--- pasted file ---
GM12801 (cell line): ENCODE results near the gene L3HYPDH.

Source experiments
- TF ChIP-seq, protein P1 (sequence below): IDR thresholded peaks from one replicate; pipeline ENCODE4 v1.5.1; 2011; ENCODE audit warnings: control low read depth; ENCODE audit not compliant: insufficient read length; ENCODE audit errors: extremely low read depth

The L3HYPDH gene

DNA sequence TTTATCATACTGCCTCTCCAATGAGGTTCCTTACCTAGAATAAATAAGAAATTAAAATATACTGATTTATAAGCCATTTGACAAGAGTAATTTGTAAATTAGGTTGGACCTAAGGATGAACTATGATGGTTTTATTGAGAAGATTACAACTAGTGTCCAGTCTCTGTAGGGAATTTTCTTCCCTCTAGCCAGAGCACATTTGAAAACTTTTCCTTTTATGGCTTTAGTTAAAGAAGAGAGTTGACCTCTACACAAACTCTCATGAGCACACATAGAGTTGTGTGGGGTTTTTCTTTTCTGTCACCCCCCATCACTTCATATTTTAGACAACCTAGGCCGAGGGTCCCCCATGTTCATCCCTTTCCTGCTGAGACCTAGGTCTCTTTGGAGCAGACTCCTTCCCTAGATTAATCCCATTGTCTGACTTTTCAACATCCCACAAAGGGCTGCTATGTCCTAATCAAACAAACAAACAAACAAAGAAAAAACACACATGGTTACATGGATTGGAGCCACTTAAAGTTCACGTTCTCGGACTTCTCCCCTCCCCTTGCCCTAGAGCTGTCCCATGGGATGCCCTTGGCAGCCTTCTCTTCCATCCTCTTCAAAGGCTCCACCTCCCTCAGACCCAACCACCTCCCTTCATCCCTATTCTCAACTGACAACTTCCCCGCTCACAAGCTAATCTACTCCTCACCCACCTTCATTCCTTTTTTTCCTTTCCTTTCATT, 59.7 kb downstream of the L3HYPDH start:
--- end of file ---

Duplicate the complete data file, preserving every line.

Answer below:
GM12801 (cell line): ENCODE results near the gene L3HYPDH.

Source experiments
- TF ChIP-seq, protein P1 (sequence below): IDR thresholded peaks from one replicate; pipeline ENCODE4 v1.5.1; 2011; ENCODE audit warnings: control low read depth; ENCODE audit not compliant: insufficient read length; ENCODE audit errors: extremely low read depth

The L3HYPDH gene

DNA sequence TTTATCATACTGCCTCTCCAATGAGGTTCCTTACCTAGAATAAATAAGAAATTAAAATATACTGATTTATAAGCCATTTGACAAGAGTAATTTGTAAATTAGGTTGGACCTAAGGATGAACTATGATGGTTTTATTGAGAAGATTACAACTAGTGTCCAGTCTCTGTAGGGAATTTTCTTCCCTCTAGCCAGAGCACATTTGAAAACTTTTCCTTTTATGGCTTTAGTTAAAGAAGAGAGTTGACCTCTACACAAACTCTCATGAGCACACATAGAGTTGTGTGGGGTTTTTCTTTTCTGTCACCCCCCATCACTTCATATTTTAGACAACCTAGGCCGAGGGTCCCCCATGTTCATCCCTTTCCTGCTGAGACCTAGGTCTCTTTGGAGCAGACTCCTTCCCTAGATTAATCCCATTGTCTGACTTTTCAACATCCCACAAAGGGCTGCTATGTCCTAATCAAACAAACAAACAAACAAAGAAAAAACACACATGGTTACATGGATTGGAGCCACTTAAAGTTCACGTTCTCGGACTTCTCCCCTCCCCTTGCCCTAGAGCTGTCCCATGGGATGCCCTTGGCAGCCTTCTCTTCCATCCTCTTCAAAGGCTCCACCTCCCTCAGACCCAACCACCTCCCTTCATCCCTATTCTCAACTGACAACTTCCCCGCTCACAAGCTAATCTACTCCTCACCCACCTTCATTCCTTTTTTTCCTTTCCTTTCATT, 59.7 kb downstream of the L3HYPDH start: